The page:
Hope I've helped :)
  5. you werent the only one thinking that.....

    your definetly talking adventure bikes.... the soft roaders of the motorcycle road.

    the vtr has an awesome engine, but isnt really suited to dirt roads. it will do it. but i recomend a bit more experience and confidence first.

    a dual sport (klr650/dr650) or adventure bike would be the go if you want to do it seriously, not just the odd dirt road every now and agian.
    road bikes do not have the suspension or the ground clearance.

    and with the pinagale..... theres a guy who went round the world on an r1
  6. A VTR is certainly capable of tackling unsealed roads, but I certainly wouldn't take it too far down a dirt track.

    The secrect to riding a road bike on an unsealed surface is simply to have the confidence/experience to not fight the bike, and let it do it's own thing. But of course if you're planning on spending a considerable amount of time off-tarmac then you certainly don't want to be running the grooved slicks common to most road bikes (ie tyres are the important thing).
  7. i take my gs500 off road a lot and i can tell you now if your going on gravel roads or off road buy a trail bike like the dr650
  8. Hey nicola
    I'm the same would luv to get into the of road scene, I think h.a.r.t offer of road training courses and awsome road training check em out
  9. If you look at my...ahem, I mean the, A photo from your ride thread in Multimedia you'll see plenty of road bikes cruising along unsealed roads. The simple response to you is simple: get out there and do it!

    There are some basic good techniques though for riding a road bike on road tyres along such surfaces but I'm to tipsy to mention any.

    All I can say is, 1.Yes your bike can do it (cruise on unsealed roads, that is. Remember that 60 years ago dirt bikes and road bikes were the same thing) and 2.It opens up a lot of wonderful aesthetic experiences, my friend. Many of my best experiences, as a road rider, have been on dirt roads. I haven't taken my Bullet out to such roads yet, so if you want to do such a ride sometime give me a hoy - I'll be taking it easy and on my 1930s technology I set a good pace for learners.

    You will however need to clean your bike a bit more, especially the chain, and perhaps change the air filter more often. And NB that roads that are popular through roads for the 4x4ers are hazardous for that reason. There's nothing like a pair of Oakleys to bring out the idiot in somebody.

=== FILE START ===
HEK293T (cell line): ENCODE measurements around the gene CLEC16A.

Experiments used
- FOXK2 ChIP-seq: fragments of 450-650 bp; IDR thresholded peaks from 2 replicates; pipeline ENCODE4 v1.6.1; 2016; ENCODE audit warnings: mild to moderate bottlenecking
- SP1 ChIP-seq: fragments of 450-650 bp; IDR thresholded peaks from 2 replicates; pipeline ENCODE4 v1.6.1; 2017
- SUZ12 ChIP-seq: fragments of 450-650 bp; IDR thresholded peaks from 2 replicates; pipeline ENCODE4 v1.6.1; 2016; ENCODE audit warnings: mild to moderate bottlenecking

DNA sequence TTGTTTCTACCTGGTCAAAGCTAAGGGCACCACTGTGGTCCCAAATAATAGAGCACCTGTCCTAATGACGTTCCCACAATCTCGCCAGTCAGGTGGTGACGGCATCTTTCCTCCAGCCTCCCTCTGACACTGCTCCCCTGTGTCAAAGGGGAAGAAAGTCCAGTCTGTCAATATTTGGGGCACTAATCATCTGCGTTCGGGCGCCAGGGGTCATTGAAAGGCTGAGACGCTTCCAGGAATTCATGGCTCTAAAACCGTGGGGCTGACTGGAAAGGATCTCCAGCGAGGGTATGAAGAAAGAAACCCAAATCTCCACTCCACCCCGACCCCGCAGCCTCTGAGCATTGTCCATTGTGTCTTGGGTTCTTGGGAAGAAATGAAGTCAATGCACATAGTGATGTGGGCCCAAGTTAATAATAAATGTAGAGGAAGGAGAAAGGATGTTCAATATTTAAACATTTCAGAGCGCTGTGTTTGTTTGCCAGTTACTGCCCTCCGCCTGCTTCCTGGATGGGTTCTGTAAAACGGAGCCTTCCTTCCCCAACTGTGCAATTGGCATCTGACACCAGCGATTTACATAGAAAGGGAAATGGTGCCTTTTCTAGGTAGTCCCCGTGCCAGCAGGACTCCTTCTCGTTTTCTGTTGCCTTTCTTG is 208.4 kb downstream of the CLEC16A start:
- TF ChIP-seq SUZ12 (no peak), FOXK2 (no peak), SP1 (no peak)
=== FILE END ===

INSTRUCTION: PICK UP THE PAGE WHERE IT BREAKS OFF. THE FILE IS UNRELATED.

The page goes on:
• Like Like x 2
  10. Hi Nicola,

    Firstly you need to work out what you mean by 'Dirt Riding', as there are so many disciplines. ie.. Motocross, enduro, trail riding, trials, ADVENTURE RIDING...etc..

    So I am guessing you are interested in Adventure riding; in order to explore this country of ours in a relaxed way.

    As has been mentioned your size may influence the type of bike you wish to ride.

    You will find a lot of information at: http://advrider.com/forums/forumdisplay.php?f=32

    There are quite a few female riders of all skill levels on this forum, who like you have been through the decision making process for bike/training/ riding etc..

    I ride a DR650, for adventure type riding, which I have found very enjoyable and opens up accessibility to the other 90% of Australia, that is difficult (not impossible though) to reach on a 'road bike'.


  11. This is the main rule on taking bikes on the dirt:

  12. ohmygod. I owned & rode a KLR650 back in the early ‘90s (1989~1995), how on earth can it be regarded as ‘popular’ in the dual sports\touring segment in 2012?? Hasn’t the game moved on?
    The next vid of him picking it up maybe funny, but if you do use a low point of leverage like the seat area, or whatever he was holding down near the footpeg you are going to make it hard for yourself. You need to use the highest & outermost points of the bike for leverage, the handlebars/grips works the best in 90% of cases. Holding the brake on gives the bike a fixed point to pivot up on as wel instead of moving about sideways as in the videol.

    If anyone is looking to venture out into the rough stuff, even on a roadbike, & have concerns, just bring along an once of insurance – spare font brake/clutch levers & the tools to replace them. Also the gear lever seems to get a hammering with some falls & it may be bent to far to be of use, so maybe one of those too.
    Although my personal biggest fear of taking any bike offroad is getting a flat tyre. Even on non-tubeless tyres, getting a motorcycle wheel off & then getting the tyre off the rim enough to patch/replace the tube, always ends up being a mammoth task with a on-broad tool kit of basic hand tools.